Quantum pursuits reveal emerging competition with PRC
Developers in Japan and South Korea are pursuing quantum computing technology for use in advanced defense applications.
These pursuits are accelerating as defense planners monitor Beijing, where quantum technology is a top priority of the People’s Republic of China’s (PRC’s) five-year research and development budget, which grew by 7% in 2021, Japan’s Nikkei Asia news magazine reported. With a 12% share of global quantum computing patents filed by the leading 100 companies in the field, the PRC lags Japan at 14% and the United States at 43%, statistics portal Statista reported October 19, 2021.
A group of Japanese scientists in December 2021 announced a significant step toward creating a quantum computer that uses photons, or light particles, which don’t require the ultracold environment needed to cool conventional high-powered computers, Nikkei Asia reported. The team, which includes scientists from Nippon Telegraph and Telephone Corp. and the RIKEN research institute, plan to build a photon-based quantum computer by 2030.
The Japanese government is committed to indigenous development of quantum computing technology, having pledged in 2019 to invest U.S. $270 million over 10 years, beginning in 2020.
A consortium involving the University of Tokyo and U.S.-based IBM, along with leading Japanese technology firms and financial institutions, has built Japan’s most powerful quantum computer. The machine became operational in late July 2021 and is the first commercially accessible device of its kind in Japan, according to an IBM news release. (Pictured: Interns at IBM inspect quantum computing hardware.)
The IBM Quantum System One uses quantum bits or “qubits” to process data, enabling it to solve problems many times faster than conventional computers.
South Korean defense firm LIG Nex1 has been collaborating since early 2021 with the Korea Advanced Institute of Science and Technology to secure defense capabilities based on quantum technology, reported Seoul’s Aju Business Daily newspaper. Quantum computing, quantum cryptography and quantum imaging are part of the joint research.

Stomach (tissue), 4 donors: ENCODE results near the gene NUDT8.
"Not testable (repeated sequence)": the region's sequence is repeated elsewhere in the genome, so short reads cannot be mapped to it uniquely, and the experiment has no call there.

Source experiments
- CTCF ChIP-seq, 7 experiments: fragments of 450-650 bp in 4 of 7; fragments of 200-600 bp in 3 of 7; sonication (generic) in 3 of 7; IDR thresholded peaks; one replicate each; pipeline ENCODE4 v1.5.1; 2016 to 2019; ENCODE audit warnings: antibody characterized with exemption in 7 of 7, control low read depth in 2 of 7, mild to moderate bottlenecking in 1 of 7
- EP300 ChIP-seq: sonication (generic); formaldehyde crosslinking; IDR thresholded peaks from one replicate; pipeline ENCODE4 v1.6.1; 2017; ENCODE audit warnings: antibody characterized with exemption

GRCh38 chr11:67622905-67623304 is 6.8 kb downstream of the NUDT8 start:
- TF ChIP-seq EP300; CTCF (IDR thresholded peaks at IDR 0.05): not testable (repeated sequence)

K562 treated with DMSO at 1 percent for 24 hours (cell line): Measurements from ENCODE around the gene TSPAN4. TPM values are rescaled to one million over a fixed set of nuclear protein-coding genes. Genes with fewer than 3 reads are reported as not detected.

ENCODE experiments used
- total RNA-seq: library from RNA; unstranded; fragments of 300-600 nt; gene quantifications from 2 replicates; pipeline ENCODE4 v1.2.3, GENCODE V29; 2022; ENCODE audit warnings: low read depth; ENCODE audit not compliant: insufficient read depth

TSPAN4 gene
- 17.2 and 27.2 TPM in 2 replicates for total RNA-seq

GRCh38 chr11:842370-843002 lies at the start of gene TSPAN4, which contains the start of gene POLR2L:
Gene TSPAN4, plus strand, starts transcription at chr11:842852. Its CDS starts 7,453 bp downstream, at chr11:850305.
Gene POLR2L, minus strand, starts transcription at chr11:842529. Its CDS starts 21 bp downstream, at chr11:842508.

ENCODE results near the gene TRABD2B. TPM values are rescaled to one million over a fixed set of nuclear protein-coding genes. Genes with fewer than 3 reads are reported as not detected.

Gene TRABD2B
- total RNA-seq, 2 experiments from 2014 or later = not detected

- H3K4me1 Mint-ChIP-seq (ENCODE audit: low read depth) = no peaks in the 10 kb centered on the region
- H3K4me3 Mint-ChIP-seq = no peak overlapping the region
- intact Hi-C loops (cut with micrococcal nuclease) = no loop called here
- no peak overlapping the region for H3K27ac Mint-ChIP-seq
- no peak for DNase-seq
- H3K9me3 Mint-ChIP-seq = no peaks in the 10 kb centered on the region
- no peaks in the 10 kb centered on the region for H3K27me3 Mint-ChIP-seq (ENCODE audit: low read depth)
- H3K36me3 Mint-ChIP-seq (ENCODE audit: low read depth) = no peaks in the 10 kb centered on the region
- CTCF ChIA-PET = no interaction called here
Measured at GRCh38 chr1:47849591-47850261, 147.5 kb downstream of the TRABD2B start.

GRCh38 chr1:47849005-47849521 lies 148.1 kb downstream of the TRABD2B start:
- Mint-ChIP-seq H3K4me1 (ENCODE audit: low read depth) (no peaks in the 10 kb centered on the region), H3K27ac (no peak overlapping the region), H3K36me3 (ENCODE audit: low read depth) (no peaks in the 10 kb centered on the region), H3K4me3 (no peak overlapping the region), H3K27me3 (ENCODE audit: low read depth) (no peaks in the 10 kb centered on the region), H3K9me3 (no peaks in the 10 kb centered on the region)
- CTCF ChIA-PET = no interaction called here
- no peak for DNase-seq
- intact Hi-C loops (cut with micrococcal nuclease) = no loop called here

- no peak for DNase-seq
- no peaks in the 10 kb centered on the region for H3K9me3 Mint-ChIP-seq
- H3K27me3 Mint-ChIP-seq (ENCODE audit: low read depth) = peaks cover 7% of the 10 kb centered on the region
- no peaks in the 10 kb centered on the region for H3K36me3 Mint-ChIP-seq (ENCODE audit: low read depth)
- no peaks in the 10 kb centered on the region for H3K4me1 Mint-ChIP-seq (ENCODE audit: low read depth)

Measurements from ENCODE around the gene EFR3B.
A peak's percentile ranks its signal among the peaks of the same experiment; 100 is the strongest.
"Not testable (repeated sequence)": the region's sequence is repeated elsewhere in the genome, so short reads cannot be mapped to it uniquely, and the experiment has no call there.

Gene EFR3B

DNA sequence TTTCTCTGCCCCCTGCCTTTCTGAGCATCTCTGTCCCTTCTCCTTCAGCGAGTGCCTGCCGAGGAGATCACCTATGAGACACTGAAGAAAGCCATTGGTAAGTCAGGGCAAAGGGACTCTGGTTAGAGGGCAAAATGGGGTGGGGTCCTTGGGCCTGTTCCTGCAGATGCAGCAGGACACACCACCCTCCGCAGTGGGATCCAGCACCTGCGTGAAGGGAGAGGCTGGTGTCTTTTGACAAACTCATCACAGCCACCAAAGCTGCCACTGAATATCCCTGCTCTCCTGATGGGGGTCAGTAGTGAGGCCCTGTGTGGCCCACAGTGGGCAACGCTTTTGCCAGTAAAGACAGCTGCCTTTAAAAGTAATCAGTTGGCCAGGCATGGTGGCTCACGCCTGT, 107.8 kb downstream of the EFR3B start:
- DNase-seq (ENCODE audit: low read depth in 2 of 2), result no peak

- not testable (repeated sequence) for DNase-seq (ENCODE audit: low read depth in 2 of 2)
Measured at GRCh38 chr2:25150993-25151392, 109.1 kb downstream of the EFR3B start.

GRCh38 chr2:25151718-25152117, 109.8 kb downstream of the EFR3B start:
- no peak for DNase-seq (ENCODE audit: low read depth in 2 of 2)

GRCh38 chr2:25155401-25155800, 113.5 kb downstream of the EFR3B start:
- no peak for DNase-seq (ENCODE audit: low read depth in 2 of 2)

The collaboration could have far-reaching security implications ranging from highly secure communications to improved detection of aircraft and submarines, the newspaper added, because quantum computing allows for the rapid processing of large-scale battlefield data and increases the accuracy and reliability of surveillance reconnaissance systems.
The Quantum Information Research Support Center of South Korea’s Sungkyunkwan University (SKKU) is partnering with IonQ, a leading U.S. quantum computing firm, SKKU reported.
Through the partnership, signed in January 2021, South Korean researchers and students use IonQ’s quantum computers to solve complex problems “with the greatest accuracy,” according to an IonQ news release.
SKKU’s Q Center opened in August 2020 with a U.S. $41.5 million research grant from the South Korean government.
“Our mission is to cultivate and promote the advancement of quantum information research in South Korea,” SKKU professor Yonuk Chong said in the news release. “We believe IonQ has the most advanced quantum technology available, and through our partnership, we will be able to make tremendous strides in the advancement of the industry.”
Felix Kim is a FORUM contributor reporting from Seoul, South Korea.
IMAGE CREDIT: IBM